The next day, we took a detour to find the Bolivian customs office, located at a mine 80km from the border, to complete the temporary import paperwork for the van. This took us to the highest point yet, over 5,000m, passing the geysers and mud pools of Sol de Manaña on route.
Driving on to Laguna Colorado, we were delighted to spot another VW van, a classic bus, toughing it out coming the other way. We both stopped as we passed, excitedly wound down windows, despite the dust, to exchange cards (for website details etc.) and a few words of greeting, making the Landcruisers wait behind us.
The next night was our coldest yet. We were getting used to getting under our sleeping bags and blankets in the early evening to keep warm until morning, with everything we needed to make breakfast ready in the van with us, then waiting in the morning until the sun was up to start to warm us up again. This night, camped in this little corner by the road at 4,500m, the temperature in the van when we woke up at 8.30am was -10C, so goodness knows how cold it had been down to! All the water in the jerry cans etc. was frozen solid and we had a long wait on an overcast morning for things to warm up again.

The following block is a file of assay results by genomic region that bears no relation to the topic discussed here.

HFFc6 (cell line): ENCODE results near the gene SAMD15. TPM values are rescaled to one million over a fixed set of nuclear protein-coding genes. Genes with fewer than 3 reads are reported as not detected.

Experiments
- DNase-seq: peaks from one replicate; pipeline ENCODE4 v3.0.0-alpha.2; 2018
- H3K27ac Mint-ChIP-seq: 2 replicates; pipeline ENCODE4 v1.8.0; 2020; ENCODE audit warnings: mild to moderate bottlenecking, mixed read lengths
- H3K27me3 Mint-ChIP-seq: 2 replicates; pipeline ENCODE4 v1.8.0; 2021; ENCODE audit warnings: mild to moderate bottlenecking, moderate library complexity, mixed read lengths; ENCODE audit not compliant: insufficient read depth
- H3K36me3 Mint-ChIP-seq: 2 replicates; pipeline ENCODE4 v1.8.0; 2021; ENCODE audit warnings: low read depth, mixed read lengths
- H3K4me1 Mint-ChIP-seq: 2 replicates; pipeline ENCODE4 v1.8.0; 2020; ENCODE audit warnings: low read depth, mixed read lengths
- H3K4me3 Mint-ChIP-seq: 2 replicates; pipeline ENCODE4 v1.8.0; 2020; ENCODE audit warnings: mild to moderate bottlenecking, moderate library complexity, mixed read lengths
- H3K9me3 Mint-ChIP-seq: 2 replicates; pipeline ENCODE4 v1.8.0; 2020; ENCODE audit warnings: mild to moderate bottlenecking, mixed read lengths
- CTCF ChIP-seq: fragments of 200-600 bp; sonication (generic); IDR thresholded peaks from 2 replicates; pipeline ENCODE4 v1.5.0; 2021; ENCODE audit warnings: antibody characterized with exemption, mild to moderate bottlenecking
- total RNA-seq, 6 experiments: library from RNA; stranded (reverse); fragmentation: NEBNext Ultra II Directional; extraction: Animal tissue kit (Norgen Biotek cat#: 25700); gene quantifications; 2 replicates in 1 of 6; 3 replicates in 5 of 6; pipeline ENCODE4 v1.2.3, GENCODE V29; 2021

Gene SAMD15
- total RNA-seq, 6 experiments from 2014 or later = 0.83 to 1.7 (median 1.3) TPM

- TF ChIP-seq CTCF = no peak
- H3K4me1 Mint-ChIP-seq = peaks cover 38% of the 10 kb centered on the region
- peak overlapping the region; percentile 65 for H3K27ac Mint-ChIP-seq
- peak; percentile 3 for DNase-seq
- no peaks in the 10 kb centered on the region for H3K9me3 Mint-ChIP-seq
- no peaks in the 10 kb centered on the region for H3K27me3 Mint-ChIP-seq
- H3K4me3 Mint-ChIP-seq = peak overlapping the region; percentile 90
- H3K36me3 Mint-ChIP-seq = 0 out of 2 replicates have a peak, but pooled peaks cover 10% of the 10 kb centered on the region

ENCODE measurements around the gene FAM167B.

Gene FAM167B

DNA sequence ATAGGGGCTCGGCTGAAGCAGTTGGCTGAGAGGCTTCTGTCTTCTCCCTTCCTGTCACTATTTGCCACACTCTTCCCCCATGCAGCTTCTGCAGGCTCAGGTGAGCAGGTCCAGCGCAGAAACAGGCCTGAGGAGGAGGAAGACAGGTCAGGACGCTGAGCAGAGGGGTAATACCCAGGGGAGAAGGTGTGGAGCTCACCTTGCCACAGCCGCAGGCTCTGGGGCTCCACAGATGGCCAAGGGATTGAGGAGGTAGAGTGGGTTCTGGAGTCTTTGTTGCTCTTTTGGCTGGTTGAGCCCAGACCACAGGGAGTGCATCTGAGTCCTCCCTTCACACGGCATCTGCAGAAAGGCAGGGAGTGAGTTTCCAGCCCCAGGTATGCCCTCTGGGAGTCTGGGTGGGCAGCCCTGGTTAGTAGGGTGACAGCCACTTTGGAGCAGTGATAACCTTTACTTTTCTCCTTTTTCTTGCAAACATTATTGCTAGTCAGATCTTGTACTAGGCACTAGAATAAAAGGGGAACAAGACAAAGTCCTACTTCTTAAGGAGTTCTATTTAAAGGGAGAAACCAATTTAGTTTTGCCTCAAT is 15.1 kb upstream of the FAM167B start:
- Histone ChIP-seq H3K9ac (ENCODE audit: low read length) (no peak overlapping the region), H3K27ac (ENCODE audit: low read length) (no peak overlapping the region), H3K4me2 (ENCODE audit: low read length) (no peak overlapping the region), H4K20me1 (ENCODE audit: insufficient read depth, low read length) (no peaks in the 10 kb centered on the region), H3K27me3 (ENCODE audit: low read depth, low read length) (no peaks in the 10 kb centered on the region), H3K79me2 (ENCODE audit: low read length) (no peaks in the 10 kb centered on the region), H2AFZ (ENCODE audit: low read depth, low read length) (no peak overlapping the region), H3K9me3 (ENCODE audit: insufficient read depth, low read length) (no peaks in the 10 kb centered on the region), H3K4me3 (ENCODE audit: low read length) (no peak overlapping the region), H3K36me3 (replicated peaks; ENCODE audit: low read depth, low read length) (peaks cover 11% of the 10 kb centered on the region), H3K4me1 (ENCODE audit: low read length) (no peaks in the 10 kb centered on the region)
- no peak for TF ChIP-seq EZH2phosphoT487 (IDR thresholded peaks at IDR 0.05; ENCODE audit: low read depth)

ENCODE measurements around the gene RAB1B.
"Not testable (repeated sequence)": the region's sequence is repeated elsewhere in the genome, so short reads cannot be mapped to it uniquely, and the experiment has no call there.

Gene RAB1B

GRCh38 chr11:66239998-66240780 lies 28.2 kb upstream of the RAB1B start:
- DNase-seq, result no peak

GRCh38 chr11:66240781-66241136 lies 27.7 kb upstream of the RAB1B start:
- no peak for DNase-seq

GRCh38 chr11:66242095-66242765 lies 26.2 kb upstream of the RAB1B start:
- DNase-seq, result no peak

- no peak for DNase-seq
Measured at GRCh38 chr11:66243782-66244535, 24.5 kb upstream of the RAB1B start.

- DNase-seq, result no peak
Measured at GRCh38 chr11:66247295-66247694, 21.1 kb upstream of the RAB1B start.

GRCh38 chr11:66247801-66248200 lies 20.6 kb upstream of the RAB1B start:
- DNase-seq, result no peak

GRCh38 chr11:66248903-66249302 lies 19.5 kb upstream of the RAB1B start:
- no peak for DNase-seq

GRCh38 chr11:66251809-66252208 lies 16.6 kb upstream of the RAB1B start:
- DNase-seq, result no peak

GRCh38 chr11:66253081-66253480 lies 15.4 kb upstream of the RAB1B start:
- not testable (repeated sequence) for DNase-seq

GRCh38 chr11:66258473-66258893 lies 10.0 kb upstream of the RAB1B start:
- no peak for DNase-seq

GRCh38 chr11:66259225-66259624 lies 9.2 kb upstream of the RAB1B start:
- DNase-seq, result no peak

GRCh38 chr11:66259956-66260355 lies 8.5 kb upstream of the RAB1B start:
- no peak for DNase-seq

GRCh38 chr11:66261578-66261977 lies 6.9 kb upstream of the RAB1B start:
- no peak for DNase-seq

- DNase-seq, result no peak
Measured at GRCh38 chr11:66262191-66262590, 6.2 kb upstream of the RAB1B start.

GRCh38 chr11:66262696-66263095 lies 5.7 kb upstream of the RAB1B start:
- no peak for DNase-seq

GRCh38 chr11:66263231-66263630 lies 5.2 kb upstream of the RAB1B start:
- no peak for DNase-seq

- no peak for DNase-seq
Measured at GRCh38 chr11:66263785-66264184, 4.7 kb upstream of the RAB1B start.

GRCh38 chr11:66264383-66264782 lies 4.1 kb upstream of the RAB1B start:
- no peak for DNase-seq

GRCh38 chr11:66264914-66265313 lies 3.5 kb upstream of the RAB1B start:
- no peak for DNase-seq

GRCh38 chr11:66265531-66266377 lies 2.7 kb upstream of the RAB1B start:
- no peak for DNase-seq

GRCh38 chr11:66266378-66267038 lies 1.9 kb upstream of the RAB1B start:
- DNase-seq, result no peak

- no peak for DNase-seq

That afternoon, we drove through the Valley of Rocks and, overcast, cold and high up as it was, Bruce got his climbing boots out.
The beautiful bird life continued at little Laguna Vinto.
Leaving the backpacker trail behind, we cut directly north towards the Salar de Uyuni from Alota to San Juan.